“As a new employee at CNS I believe you really have the ability to get what you want out of working here,” he said. “There are so many opportunities and things you can do and learn. My suggestion is to get involved in as much as you can as often as you can. The hard work and connections will pay off.”

How have your problem-solving skills grown as you’ve developed as an employee?
I’d like to think my problem-solving skills have become much more refined during my time at Pantex. Being able to give people the solution they need even when it’s sometimes not what they ask for is an extremely useful skill. A lot of times this requires you to think out of the box, provide multiple solutions, and most of all have the real problem identified.

What top strength do you bring to your organization and why?
My greatest strength is likely my work ethic. Taking pride in responding rapidly and having a personal set of values in the way I approach work has helped me consistently produce high-quality results. It’s also helped me build stronger relationships with colleagues and begin to build trust surrounding my work at CNS.

What’s your favorite outside-of-work activity and why?
I’m a bit of a car guy. Eventually when I get a little bit more space, I’d like to restore an older car. I also enjoy being outdoors and staying active, but most recently I’ve been spending a lot of time at a local winery helping make wine. The process is really interesting to me and I enjoy all that goes into it.

Pantex hosts 50% completion celebration of the B61-12 and W88 Alt 370

Posted: Tuesday, December 5, 2023 - 13:23

Pantex Site Manager, Colby Yeary
Pantex Site Manager, Colby Yeary welcoming the audience

Pantexans and partners from across the National Security Enterprise gathered to celebrate the production halfway completion mark of the B61-12 Life Extension Program and W88 Alt 370. This milestone marks a significant accomplishment for Pantex, Consolidated Nuclear Security (CNS), partners in the Nuclear Security Enterprise, the United States, and its allies. Having both programs reach the halfway point at the same time is a unique achievement.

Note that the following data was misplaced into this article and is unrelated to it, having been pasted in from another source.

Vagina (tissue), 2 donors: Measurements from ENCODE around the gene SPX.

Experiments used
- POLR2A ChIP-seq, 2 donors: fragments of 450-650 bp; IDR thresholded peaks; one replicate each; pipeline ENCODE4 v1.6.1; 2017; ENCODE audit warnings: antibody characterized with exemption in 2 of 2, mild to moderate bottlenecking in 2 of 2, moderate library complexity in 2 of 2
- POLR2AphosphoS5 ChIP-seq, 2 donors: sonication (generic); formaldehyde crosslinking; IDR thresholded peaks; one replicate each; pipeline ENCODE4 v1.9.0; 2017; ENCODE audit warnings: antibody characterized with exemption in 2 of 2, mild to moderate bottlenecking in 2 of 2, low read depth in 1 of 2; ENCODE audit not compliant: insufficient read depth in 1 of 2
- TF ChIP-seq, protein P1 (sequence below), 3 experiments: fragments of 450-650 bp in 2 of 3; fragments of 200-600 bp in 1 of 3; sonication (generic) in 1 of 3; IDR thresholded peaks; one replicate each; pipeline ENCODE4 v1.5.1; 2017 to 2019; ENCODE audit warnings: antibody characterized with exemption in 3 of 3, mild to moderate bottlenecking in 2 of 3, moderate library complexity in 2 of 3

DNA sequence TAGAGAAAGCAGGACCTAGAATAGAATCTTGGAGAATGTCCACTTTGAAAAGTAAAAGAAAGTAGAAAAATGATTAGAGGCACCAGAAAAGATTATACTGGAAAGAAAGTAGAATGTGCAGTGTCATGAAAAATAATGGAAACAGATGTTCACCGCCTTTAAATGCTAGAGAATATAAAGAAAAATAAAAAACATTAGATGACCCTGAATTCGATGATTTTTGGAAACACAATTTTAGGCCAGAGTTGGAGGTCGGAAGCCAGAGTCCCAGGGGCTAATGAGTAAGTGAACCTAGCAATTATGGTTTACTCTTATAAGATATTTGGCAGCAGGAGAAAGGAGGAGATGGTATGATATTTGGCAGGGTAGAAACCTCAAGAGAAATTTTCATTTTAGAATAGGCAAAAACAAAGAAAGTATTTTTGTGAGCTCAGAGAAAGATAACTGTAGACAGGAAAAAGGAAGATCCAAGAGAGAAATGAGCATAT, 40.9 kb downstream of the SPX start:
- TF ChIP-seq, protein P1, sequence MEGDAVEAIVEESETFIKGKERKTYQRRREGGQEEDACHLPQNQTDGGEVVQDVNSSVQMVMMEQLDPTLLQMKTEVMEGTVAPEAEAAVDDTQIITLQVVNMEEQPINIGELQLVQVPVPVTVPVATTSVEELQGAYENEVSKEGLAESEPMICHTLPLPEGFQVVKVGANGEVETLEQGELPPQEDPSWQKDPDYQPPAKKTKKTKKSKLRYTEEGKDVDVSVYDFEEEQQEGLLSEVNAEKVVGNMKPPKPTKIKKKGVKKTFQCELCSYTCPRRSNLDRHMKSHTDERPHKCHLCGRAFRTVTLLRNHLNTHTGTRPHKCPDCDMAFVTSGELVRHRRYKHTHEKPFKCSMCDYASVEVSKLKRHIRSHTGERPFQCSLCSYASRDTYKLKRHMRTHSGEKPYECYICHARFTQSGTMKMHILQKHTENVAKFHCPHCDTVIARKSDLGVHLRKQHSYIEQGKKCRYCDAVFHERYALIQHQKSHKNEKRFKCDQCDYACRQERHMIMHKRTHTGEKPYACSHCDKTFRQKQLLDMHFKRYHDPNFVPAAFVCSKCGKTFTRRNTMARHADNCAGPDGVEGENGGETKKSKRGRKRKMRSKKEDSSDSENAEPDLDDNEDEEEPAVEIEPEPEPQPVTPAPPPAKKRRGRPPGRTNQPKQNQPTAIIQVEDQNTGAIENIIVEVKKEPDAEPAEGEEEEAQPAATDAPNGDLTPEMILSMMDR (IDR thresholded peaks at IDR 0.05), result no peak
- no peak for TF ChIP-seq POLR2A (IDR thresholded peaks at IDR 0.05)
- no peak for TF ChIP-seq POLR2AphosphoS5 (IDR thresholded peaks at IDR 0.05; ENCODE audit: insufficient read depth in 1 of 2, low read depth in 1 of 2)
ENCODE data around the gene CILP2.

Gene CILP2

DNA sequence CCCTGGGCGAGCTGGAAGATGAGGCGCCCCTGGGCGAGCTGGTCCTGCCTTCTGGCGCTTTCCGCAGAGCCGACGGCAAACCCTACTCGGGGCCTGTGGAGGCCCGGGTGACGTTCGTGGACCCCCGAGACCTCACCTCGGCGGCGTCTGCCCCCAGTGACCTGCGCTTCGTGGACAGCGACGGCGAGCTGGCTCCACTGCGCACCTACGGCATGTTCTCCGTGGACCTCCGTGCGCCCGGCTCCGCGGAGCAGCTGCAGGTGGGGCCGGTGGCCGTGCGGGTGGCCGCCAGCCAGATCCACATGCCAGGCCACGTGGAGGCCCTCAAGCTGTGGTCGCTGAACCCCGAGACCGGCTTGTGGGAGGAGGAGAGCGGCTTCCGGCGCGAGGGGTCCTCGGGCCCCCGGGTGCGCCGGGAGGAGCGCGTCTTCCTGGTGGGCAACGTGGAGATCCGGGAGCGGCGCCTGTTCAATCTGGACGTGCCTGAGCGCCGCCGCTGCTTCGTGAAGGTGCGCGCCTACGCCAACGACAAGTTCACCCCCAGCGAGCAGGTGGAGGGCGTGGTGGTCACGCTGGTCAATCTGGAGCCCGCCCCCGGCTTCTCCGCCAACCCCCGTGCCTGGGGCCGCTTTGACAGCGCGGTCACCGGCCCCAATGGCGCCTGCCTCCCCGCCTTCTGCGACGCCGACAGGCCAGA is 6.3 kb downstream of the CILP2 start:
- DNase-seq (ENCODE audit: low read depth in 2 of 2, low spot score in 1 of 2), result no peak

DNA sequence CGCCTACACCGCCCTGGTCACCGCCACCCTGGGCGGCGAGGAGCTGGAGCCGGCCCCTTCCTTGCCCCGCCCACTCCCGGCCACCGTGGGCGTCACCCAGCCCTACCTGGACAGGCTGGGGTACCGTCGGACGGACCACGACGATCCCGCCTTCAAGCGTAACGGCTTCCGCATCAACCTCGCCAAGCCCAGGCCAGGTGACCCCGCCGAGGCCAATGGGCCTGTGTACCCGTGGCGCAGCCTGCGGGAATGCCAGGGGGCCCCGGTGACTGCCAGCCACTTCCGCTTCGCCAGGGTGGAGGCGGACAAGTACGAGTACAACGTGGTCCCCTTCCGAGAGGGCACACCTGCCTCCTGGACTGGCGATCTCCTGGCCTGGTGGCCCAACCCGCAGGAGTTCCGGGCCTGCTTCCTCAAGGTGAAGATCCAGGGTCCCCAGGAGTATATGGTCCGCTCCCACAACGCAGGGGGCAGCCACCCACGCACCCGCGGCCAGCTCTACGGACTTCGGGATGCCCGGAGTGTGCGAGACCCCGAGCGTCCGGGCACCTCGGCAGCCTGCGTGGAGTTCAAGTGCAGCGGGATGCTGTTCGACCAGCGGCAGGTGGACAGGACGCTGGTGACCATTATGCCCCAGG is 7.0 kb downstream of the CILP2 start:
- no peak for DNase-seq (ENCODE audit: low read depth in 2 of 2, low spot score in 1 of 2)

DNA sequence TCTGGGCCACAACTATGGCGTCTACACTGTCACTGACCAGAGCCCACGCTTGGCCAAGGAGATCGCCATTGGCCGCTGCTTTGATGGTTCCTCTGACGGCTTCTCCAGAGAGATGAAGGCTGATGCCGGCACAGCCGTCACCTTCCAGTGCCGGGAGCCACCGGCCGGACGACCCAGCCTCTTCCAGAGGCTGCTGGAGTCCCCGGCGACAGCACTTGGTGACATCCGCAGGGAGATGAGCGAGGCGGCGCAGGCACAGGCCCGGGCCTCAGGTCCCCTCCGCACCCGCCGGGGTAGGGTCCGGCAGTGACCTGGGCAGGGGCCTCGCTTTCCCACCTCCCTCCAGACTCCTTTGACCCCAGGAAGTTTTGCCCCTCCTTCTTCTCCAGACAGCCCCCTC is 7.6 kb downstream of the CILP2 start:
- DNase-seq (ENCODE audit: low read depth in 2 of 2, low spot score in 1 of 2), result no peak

“It took every one of you doing your part, working together with those thousands of others to achieve the common goal of modernizing these two weapons systems in order to continue to provide the nation with a safe, secure, and reliable nuclear deterrent,” said Dr. Rich Tighe, president and chief executive officer of CNS.

The B61-12 and W88 are strategically important weapons in our nation’s nuclear deterrent. The work done on these programs is critical to our nation’s defense plans for many years to come.

“The B61 gravity bomb is deployed by the U.S. Air Force on multiple platforms and has been in service more than 50 years, making it the oldest, most versatile weapon in the U.S. stockpile,” said Carlos Alvarado, deputy field office manager for the NNSA Production Office. He continued, “The W88 first entered the stockpile in the late 1980s. The W88 Alt 370 includes numerous updates to address aging concerns and enhance nuclear safety.”

Modernization of these weapons is vital to the mission.

“Working on such complex programs can be daunting, but the nation is better off as a result of your diligence and dedication. The work done at Pantex is in support of our national security strategy,” said John Evans, NNSA assistant deputy administrator for stockpile management.

The work on these two programs has not stopped. Reaching the 50% completion milestone is an accomplishment worth celebrating.

“An accomplishment such as this is only possible through teamwork and cooperation of everyone involved,” said Colby Yeary, Pantex site manager.